“Far from the Madding Crowd”
coloured pencils and oil pastels. 330 x 365 mm. October 2017
If you have been to Paris, you know what Cathedrale Notre Dame is like. Its magnificence makes it a magnet for tourists. Endless queues snake towards its doors as people wait to go inside and up the tower. Like all great world tourist attractions, it is a place to steadfastly avoid.
Only five minutes’ walk from the maelstrom of humanity, across Pont de l’Archevêché and down on the riverbank of Port de la Tournelle, all is serene. The view of Notre Dame is sublime, the river Seine quietly flows, minding its own business.
So few people walk by that I have to wait patiently to compose my source photo for the drawing I want to do. Finally a few pedestrians come into view and I have my composition.
I give a prayer of thanks.
A celebration of what was, is, and what will be…
This weekend one year ago Alicia (middle daughter) and I arrived in Paris. I am celebrating the anniversary with a slice of “Opera” cake from Wild Bakery (to be eaten later) and a look at the drawings I have done so far from that inspirational trip.
Here is – basically – half an exhibition. The other half is still to come.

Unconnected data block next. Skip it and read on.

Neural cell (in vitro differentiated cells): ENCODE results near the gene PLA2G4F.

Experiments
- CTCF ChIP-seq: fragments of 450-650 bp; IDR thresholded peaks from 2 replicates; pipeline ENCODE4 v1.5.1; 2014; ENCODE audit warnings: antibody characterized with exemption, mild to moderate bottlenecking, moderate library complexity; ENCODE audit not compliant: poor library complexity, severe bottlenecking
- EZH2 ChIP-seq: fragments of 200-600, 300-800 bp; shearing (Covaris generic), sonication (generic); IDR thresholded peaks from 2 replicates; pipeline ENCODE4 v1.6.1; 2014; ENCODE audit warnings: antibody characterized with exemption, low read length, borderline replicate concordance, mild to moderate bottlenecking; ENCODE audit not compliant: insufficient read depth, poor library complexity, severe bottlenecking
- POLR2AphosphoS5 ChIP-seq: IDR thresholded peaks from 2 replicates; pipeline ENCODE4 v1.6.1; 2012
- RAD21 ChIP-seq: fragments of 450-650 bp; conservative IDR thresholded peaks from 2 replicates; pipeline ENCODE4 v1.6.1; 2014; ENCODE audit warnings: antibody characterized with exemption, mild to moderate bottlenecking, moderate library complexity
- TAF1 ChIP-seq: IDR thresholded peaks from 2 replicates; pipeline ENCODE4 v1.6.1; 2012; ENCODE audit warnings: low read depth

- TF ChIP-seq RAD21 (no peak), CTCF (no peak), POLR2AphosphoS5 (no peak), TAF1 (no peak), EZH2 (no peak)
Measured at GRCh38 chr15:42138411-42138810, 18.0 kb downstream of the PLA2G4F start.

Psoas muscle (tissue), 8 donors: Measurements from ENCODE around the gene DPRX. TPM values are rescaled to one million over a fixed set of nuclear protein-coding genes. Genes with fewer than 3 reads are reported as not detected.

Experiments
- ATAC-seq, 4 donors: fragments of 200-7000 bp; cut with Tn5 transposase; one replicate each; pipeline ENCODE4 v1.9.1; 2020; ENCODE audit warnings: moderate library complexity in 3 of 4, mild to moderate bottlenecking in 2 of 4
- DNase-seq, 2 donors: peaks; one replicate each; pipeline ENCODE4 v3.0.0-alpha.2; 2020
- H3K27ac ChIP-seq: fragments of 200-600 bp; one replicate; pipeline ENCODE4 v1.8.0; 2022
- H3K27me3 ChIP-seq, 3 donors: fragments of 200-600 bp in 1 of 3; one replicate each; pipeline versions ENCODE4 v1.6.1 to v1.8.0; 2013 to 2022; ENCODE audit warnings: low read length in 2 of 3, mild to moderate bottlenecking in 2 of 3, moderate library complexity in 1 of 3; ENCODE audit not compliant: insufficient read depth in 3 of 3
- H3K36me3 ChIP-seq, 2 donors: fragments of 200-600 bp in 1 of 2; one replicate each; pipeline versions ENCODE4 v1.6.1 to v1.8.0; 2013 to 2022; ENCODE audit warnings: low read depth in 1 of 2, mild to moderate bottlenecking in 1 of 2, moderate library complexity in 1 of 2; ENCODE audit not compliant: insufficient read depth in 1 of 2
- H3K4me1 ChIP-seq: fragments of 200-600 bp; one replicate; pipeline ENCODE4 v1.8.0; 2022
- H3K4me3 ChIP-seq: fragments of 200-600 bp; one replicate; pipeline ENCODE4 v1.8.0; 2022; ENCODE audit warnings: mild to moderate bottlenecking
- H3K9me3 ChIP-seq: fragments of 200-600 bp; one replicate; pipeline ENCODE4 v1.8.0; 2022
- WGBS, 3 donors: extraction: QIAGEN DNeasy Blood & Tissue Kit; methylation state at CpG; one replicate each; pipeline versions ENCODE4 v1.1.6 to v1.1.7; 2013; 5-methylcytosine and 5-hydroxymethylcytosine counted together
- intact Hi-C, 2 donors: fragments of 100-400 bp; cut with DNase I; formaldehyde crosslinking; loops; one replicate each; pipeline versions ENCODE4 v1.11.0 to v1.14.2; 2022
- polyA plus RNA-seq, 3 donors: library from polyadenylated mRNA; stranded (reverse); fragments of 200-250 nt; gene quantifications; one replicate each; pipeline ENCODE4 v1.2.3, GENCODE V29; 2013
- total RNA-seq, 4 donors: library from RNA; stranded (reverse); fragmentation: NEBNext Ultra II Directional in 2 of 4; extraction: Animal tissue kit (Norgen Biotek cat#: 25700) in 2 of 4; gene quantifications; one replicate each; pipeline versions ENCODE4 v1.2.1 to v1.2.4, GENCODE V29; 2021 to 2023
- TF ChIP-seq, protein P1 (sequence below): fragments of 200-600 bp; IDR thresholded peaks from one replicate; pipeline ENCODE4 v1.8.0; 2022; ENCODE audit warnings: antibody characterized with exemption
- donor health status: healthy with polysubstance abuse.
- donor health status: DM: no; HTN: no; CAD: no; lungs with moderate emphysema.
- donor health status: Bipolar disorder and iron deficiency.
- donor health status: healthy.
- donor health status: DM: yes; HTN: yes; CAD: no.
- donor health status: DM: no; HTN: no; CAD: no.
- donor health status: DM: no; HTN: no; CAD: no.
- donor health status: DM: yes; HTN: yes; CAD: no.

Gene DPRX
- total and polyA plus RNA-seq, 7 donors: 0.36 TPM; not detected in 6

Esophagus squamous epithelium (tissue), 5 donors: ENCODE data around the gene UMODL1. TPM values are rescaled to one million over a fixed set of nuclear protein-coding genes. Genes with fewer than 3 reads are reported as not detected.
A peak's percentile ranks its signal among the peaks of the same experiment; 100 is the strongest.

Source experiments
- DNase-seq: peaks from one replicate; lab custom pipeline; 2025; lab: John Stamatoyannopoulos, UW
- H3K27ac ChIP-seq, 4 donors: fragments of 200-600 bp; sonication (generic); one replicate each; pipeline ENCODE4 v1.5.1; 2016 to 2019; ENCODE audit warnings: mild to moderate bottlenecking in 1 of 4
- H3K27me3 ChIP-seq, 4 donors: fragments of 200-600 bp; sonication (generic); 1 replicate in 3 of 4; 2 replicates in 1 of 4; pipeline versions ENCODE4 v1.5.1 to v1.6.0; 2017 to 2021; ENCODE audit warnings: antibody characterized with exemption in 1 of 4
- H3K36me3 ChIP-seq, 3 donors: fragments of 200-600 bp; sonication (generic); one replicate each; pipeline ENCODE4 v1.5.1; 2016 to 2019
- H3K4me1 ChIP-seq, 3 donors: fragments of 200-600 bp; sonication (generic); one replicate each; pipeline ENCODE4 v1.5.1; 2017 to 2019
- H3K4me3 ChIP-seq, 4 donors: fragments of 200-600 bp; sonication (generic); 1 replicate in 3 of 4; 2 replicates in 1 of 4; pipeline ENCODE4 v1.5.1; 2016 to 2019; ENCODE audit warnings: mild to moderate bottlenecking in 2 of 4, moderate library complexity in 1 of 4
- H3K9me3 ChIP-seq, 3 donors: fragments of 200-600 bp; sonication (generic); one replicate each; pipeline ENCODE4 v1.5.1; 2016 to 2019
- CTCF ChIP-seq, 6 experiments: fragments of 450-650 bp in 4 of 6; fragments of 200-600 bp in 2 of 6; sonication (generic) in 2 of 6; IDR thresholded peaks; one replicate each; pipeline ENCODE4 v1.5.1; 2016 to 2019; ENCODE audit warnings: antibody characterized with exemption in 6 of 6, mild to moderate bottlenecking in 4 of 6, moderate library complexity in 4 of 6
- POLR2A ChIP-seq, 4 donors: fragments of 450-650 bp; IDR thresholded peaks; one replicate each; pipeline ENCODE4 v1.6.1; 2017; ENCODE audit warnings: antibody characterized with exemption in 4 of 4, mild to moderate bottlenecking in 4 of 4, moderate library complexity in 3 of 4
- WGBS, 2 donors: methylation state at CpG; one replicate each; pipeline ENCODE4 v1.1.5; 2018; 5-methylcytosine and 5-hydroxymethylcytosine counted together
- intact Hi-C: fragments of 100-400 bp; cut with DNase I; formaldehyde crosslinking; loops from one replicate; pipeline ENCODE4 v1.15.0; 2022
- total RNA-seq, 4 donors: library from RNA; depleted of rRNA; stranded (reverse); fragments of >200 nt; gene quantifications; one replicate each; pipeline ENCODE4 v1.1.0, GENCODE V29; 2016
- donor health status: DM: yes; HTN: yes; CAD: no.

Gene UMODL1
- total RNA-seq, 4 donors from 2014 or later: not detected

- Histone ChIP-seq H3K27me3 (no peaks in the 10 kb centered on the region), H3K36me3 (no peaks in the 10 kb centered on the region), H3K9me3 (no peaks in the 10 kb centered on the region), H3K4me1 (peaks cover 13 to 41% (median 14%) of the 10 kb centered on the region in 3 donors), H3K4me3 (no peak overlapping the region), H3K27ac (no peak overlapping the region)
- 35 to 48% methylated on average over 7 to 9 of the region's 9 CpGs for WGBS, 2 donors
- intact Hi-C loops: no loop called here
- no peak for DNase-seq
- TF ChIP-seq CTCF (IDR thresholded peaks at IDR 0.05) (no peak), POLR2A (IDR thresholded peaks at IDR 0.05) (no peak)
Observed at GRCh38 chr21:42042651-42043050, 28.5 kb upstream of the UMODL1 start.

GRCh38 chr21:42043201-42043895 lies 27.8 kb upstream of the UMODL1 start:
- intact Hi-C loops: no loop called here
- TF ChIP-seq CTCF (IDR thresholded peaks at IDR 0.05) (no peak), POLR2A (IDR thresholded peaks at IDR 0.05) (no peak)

“Alone in the Upper Marais”
“Good Morning Paris”
“On the Road”
“Just a Moment”
“In Town Tonight”
“The Elegance of the 4th”
“Once Upon a Wall”
“Rhapsody in Gold”
I mentally immerse myself in Paris long after physically returning to Fremantle. I don’t wish I was still in Paris now. I am there during the creation of each drawing. Can one be in two places at once? Without a doubt.
A photo of Alicia during one of our unforgettable walks together.
coloured pencils and oil pastels. 235 x 350 mm.
Place Blanche bursts into technicolor life as dusk deepens into evening.
As I have mentioned in past posts, Place Blanche is decrepit during the day. (Perhaps it was always so, even in the late 19th century.) Iconic Moulin Rouge in daylight hours is clothed in a dreary red – a courtesan well past her prime.
However, linger until the sun goes down. Eventually the windmill’s blades start to turn. All the lights pop on and the area becomes a roaring kaleidoscope of colour. At dusk Place Blanche is transformed into an artist’s fantasy.
Surely this can’t be real?!
“Irresistible Blanche” on the easel.
“High Noon in Pontocho”
coloured pencils and oil pastels. 22 x 27 cm. September 2017
To each of you who came to my art exhibition “Entranced” this month, thank you so much! Many of you saw me working on this drawing and some of us discussed techniques together.
The drawing as a work-in-progress at the gallery in September 2017.
Once the exhibition closed I finished the drawing at home. It is titled “High Noon in Pontocho” because when I checked the source photo information I found that I’d taken it at precisely 12 o clock.
People who came to the exhibition saw that looking at my blurry drawings close up and far away were two different experiences for the eyes. So for this post I have taken a photo of the drawing from a small distance. The blurry drawings make more sense from a wall across a room (as they are designed to be viewed) than they do as a close-up computer screen image.